Kinesis Freestyle Edge gaming keyboard is ready for action

Some very active typists swear by split-style keyboards for maintaining posture and reducing the impact of repetitive stress. These folks have mostly been left out of the conversation when it comes to keyboards crammed with clicky switches, though. The barren harvest of split boards with Cherry MX switches ends now that Kinesis' Freestyle Edge keyboard is available for preorder. The standard tenkeyless layout has 87 keys, though this board's eight macro keys swell the total to 95. The company's Kickstarter campaign from March generated enough interest to get the Freestyle Edge a fixed spot in the company's lineup.

Buyers can choose between Cherry MX Blue, Brown, or Red switches, but the backlighting is blue regardless of switch choice. The lighting has nine selectable brightness levels, a breathing effect, and it can be left off entirely. The left edge of the board sports eight programmable macro keys. Like most gaming keyboards, the Freestyle Edge has anti-ghosting functionality, an N-key rollover mode, and a 1-ms response time. Kinesis' SmartSet programming utility requires Windows, but the keyboard works with all modern operating systems. The board has a rather large 4 MB of onboard memory. We figure that the SmartSet utility might live in this space.

The two sides of the board are connected by a braided cable that allows up to 20" (51 cm) of separation between the halves. The assembly connects to the host system with a 6' (1.8 m) USB cable. The keyboard itself measures 15.5" wide, 7.25" deep, and 1.25" tall (39 cm x 18 cm x 3.2 cm) and weighs in at 2.8 lbs (1.3 kg). The included palm rests add another 3" (7.6 cm) to the depth. Available options include palm pads and a lift kit for users that want to customize the keyboard further.

Kinesis expects retail availability of the Freestyle Edge to begin in November of this year. The board costs a rather stiff $219, but the coupon code NEWSLETTER will take 20% off the price for the time being, chopping $44 off for a sale price of $175. The manufacturer backs the keyboard with a two-year warranty.

Comments closed
    • sophiacharles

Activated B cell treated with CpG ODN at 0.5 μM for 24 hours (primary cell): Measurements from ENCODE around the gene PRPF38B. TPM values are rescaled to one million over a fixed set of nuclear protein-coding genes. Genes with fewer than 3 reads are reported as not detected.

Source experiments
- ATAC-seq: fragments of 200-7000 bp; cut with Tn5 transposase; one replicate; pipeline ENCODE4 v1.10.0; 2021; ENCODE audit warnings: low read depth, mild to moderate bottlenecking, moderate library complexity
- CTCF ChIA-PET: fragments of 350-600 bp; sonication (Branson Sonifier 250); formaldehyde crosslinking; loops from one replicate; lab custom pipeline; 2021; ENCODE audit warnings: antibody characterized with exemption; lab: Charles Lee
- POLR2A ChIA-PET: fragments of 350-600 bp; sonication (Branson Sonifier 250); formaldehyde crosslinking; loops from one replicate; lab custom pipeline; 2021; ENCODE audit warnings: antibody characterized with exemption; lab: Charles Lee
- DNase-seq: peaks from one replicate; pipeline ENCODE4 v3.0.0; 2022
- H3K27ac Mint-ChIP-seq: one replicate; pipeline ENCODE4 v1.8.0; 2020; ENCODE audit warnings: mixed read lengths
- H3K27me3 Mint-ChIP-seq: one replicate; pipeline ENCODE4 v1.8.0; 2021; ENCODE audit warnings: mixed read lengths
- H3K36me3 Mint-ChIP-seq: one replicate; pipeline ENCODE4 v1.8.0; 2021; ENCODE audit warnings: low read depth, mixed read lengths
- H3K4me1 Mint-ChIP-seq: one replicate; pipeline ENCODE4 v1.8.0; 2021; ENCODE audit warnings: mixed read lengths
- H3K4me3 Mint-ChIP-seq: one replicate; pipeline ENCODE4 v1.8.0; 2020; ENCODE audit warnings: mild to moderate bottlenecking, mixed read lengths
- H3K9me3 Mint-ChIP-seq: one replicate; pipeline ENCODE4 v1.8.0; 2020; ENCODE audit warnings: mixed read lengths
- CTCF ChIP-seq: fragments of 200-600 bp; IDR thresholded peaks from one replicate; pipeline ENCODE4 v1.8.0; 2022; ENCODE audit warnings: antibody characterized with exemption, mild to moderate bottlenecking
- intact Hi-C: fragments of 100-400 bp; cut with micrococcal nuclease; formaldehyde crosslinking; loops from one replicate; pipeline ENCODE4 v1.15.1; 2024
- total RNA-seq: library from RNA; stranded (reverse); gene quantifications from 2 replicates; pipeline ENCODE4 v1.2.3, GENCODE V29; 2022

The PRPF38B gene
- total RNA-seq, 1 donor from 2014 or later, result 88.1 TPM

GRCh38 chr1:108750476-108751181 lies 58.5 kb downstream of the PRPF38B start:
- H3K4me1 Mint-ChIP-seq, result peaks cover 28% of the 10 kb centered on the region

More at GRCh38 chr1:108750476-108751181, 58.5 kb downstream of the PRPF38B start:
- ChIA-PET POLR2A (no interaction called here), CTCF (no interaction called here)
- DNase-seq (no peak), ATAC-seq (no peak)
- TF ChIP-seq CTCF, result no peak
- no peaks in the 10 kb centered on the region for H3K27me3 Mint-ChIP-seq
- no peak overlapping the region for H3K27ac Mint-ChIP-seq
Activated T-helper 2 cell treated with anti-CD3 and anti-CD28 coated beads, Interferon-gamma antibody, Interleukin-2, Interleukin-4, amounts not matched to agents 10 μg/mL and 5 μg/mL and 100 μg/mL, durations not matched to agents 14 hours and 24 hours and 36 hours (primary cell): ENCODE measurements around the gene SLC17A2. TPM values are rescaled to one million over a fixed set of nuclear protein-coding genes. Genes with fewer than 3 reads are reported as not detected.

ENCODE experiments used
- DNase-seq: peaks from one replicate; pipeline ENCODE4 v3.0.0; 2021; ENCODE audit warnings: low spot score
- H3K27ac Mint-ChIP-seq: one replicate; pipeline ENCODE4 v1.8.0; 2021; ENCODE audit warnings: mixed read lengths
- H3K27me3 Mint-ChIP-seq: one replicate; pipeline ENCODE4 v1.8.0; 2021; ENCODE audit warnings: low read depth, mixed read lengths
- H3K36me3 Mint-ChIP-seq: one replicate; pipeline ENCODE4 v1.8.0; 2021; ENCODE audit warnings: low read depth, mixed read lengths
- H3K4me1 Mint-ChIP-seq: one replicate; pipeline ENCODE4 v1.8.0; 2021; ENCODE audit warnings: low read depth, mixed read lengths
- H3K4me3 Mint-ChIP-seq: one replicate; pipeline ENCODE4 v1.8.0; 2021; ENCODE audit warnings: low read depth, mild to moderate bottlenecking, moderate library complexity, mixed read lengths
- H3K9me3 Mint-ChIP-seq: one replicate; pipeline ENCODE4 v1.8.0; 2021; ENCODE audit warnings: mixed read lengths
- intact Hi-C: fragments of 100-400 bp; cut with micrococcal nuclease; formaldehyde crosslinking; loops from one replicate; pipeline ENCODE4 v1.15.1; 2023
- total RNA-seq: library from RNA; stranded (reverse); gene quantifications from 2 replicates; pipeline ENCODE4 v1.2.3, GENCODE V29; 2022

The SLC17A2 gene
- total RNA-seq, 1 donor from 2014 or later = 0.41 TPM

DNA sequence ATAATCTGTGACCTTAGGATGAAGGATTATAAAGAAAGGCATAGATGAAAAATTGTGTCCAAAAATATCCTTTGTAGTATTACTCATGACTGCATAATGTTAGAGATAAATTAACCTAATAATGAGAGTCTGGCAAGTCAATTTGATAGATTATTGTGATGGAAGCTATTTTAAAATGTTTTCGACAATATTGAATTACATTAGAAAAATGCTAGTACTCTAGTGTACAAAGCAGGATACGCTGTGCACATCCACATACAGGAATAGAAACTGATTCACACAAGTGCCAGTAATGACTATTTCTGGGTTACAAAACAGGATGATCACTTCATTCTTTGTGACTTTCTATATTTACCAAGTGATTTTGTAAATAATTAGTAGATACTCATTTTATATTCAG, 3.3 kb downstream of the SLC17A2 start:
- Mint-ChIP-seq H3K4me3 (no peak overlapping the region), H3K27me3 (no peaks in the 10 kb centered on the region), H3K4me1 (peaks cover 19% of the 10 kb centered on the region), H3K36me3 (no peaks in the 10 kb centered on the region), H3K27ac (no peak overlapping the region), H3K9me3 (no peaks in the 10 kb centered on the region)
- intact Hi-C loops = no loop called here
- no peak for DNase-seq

• 2 years ago

    I have previous and newest version both, but I love to use previous version because it doesn’t have the mechanical switches but is an excellent keyboard though [url<][/url<] .Sadly the newest version doesn't fit their vertical stand.

    • thorz
    • 2 years ago

    I have the normal version of the Kinesis at work. It doesn’t have the mechanical switches but is an excellent keyboard though.

    • Chrispy_
    • 2 years ago

    I’d love it if someone made the old Microsoft Natural Keyboard with MX switches;

    It was the perfect, compact, fuss-free layout and extremely comfortable, for a old beige PS/2 keyboard. There was briefly a black version but not in the UK/EU layout 🙁

    • kcarlile
    • 2 years ago

    I have the previous version of this, with membrane style keys, which I use in a vertical configuration. Much easier on the wrists. Sadly, this one doesn’t fit their vertical stand, so it’s right out for me. (or at least it didn’t during the kickstarter)

    • reckless76
    • 2 years ago

    That actually seems pretty nice, though I wonder how well the pieces stick to the desk and if I’d find myself constantly readjusting the positioning.
    I think if they offer a 10-key accessory, or a version with the 10-key, I might consider getting one for work.

      • RAGEPRO
      • 2 years ago

      I’ll tell you before long. I’m planning to review one. Nothing’s set in stone yet, but watch the site in the coming month or so.

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